Tougher “Immigration” Policies On Foreign Tech Crossing U.S. Border
It’s not only people from other countries that are struggling harder to get into the United States these days, it seems. Technology from foreign nations may also be subject to stricter “immigration” rules.
The national origins of tech devices and services wasn’t a front-burner question—at least for the general public—until the issue came up at a Senate Intelligence Committee hearing in May on Russia’s suspected hacking of the 2016 presidential election. Leaders of six U.S. intelligence agencies—including the FBI, CIA, and the National Security Agency—all told the senators they would not be comfortable using cybersecurity software provided by Russia-based Kaspersky Lab.
According to The New York Times, Kaspersky software was already barred at the NSA. There had been speculation for years that Russian intelligence agencies might be using a “back door” in Kaspersky’s popular antivirus software to siphon data from the computers of Kaspersky customers, The Times reported. In September, the U.S. Department of Homeland Security ordered all federal agencies to stop using Kaspersky products. Kaspersky, which has U.S. operations in Massachusetts, has denied wrongdoing, and has sued the Trump administration for allegedly damaging its reputation.
National security concerns also underlie reported moves recently by members of Congress to restrict access to the U.S. market for two communications companies from China, according to a Reuters story this week based on information from congressional aides who were not named.
Dallas-based AT&T has been under pressure from U.S. lawmakers to cancel plans to sell handsets from the Chinese phone manufacturer Huawei Technologies, and to join the opposition to a longstanding application by telecommunications company China Mobile for access to the U.S. market, Reuters reported.
The push for these “tech immigration” restrictions seems to be based in part on suspicions that equipment from China could be used for Chinese government spying activity, and in part on U.S. government concerns over the potential for China to gain control over strategic U.S. industries.
The global nature of tech innovation, manufacturing, and marketing poses a daunting challenge for nations trying to insulate themselves from the potential security threats that could exist within devices, device components, software, and networks—whether those threats are deployed by an enemy nation-state or a hacker motivated merely by greed. The option to “buy American” is probably impossible in most tech sectors. American companies outsource a substantial amount of their manufacturing overseas, as Apple does to make its iPhones.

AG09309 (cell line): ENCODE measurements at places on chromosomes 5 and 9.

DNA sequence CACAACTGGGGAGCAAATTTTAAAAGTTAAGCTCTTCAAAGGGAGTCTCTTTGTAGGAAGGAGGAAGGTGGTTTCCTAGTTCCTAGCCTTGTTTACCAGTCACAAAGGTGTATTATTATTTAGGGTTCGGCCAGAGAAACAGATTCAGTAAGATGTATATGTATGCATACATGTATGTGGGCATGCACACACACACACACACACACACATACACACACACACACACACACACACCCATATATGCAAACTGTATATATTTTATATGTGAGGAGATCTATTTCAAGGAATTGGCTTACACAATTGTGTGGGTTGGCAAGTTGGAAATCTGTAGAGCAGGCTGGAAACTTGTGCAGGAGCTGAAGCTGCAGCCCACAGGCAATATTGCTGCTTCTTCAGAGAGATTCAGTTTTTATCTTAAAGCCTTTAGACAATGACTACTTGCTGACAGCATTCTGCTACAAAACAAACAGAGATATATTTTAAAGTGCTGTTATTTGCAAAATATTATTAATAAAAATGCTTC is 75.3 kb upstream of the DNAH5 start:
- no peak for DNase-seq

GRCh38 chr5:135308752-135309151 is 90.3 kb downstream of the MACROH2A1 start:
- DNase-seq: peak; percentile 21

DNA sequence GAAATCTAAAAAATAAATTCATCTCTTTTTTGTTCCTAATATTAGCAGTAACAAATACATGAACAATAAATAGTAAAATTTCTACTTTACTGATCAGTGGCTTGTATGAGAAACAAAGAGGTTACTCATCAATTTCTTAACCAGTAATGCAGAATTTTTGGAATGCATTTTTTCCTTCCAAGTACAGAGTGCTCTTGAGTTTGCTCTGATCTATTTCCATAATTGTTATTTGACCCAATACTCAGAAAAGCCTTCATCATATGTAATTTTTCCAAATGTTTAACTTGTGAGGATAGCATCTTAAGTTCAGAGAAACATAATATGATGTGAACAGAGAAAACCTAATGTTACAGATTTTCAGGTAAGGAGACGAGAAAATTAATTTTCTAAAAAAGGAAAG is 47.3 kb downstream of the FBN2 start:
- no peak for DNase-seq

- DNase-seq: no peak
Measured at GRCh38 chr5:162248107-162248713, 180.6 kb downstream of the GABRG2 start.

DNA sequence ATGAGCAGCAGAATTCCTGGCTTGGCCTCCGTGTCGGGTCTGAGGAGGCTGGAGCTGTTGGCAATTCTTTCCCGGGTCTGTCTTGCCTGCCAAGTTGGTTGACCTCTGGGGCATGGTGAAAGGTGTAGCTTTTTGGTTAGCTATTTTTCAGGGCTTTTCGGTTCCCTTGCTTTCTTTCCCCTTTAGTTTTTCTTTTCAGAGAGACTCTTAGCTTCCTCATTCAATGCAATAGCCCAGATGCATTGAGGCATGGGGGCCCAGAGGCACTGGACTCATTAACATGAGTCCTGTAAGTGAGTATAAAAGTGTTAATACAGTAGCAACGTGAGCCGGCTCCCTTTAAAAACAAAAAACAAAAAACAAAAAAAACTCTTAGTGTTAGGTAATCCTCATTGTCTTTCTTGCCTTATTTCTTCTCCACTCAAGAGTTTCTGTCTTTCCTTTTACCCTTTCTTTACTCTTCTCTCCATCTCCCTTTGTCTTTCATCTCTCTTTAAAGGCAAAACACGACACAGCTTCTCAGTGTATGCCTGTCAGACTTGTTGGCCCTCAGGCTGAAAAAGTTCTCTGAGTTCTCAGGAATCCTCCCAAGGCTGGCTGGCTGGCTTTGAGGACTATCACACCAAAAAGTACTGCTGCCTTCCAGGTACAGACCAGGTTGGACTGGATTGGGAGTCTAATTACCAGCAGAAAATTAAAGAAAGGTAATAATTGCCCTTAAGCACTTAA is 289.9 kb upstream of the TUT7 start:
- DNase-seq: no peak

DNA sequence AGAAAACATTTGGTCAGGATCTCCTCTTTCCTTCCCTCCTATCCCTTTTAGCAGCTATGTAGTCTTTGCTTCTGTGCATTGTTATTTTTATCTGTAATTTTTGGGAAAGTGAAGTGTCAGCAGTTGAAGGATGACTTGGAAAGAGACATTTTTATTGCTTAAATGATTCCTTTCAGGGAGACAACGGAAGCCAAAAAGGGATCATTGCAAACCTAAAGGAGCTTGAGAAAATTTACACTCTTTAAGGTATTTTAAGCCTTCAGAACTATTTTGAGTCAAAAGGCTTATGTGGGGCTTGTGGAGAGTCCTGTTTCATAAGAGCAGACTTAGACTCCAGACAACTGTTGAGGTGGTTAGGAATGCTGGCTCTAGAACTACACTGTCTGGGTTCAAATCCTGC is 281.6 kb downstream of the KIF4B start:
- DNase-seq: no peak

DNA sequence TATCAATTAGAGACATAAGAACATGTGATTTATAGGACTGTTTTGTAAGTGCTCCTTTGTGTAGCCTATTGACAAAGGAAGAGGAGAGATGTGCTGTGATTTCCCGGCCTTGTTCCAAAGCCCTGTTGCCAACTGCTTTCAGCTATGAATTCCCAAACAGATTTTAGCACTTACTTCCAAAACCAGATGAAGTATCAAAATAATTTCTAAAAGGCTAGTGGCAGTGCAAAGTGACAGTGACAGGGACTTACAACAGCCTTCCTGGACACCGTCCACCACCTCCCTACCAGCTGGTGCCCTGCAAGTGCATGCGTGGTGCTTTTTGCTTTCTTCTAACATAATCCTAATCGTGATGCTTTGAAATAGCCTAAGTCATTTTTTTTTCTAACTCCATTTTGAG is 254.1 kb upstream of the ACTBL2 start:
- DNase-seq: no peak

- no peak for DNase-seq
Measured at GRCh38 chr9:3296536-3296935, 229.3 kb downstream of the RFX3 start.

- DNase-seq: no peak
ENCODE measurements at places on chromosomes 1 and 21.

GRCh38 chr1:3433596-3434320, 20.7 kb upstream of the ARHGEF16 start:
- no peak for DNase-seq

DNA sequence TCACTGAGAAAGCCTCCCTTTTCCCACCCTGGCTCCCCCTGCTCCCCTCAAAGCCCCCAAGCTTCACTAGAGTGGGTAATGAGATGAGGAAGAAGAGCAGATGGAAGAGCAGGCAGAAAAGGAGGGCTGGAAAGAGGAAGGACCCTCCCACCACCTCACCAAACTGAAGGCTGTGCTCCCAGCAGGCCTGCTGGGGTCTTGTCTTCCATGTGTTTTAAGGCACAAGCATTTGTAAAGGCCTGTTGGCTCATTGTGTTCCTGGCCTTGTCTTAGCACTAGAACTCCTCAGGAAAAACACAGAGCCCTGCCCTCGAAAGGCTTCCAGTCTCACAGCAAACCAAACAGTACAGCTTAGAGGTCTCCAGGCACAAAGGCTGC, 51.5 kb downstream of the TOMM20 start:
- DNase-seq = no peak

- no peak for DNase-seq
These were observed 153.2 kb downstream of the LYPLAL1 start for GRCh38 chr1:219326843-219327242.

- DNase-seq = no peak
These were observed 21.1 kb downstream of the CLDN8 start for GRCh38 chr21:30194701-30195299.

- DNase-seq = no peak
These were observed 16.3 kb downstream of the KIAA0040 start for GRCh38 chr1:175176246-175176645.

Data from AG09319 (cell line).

The approval power for access to U.S. markets, or for partnerships between foreign firms and American tech companies, is spread over an array of different federal agencies, in addition to Congress and the president.
For example, China Mobile’s longstanding license application is pending before the Federal Communications Commission, one of the agencies where the leadership changes as a new president names his or her own appointees.
Proposed deals involving Chinese companies may come before the U.S.-China Economic and Security Review Commission, which was established by Congress in 2000 to monitor “the national security implications of the bilateral trade and economic relationship between the United States and the People’s Republic of China.” The commission also makes recommendations to Congress for new laws and administrative actions.
And then there’s the Committee on Foreign Investment in the U.S. (CFIUS), whose thumbs-down put the kibosh on the proposed purchase of Dallas-based MoneyGram International by Ant Financial, a major Chinese financial services firm that operates mobile payments platform Alipay, Bloomberg reported early this month. Security concerns were raised about the possibility that the merger would expose data from military families to bad actors. The CFIUS panel has become more active in blocking Chinese investments, according to the Bloomberg story.
The foreign investment committee is an inter-agency panel, chaired by the U.S. Department of the Treasury, which scrutinizes “transactions that could result in control of a U.S. business by a foreign person…in order to determine the effect of such transactions on the national security of the United States.” If CFIUS finds any security risks, it can set conditions on the deal or recommend actions by the president.
MoneyGram CEO Alex Holmes, in a statement on Jan. 2 announcing that his firm and Ant Financial had agreed to abandon plans for the sale, said, “The geopolitical environment has changed considerably since we first announced the proposed transaction with Ant Financial nearly a year ago. Despite our best efforts to work cooperatively with the U.S. government, it has now become clear that CFIUS will not approve this merger.”